Happiness is an elusive quality in a Mike Leigh film. Sometimes, in his films, you will meet characters who try to cheer other people up, but there is usually a darker side to their perkiness. The photographer who tries to get people to smile in Secrets and Lies is stressed out by conflicts within his family; the woman who provides illegal abortions in Vera Drake naively tells her clients they will all be “right as rain” after she has left, and is caught off-guard when one of them almost dies thanks to her efforts; and when Gilbert & Sullivan premiere their latest musical comedy in Topsy-Turvy, a depressed Gilbert responds to the applause by privately grumbling to his neglected wife, “There’s something inherently disappointing about success.”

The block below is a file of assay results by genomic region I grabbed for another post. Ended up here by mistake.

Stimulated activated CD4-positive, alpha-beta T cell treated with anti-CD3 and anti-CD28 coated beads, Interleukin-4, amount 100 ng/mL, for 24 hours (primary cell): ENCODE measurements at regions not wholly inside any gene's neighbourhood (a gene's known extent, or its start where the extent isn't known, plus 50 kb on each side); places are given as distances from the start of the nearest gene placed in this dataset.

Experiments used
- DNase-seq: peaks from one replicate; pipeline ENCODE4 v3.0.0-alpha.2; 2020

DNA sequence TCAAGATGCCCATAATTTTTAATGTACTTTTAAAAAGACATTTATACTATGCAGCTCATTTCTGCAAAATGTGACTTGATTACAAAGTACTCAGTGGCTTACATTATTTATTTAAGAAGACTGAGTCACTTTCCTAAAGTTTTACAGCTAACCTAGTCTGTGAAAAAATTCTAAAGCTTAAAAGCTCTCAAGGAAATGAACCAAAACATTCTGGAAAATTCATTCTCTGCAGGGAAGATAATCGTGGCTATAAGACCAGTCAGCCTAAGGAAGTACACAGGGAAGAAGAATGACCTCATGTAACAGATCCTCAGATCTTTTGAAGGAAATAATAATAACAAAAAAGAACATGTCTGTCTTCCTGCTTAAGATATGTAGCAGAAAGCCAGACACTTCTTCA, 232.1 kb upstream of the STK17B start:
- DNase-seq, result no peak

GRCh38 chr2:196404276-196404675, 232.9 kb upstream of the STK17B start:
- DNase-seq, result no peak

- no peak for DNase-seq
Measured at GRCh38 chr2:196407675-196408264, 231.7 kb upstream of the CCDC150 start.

Well, here’s a how-de-do. British director Mike Leigh is well-known for his working-class dramas, such as Naked and Secrets and Lies, and for his uniquely improvisational approach to making them, whereby he and his actors take a premise and follow their characters’ impulses wherever they may lead. But in Topsy-Turvy, Leigh applies his technique to a true story, and of all things, it’s a richly-detailed costume drama about Gilbert and Sullivan.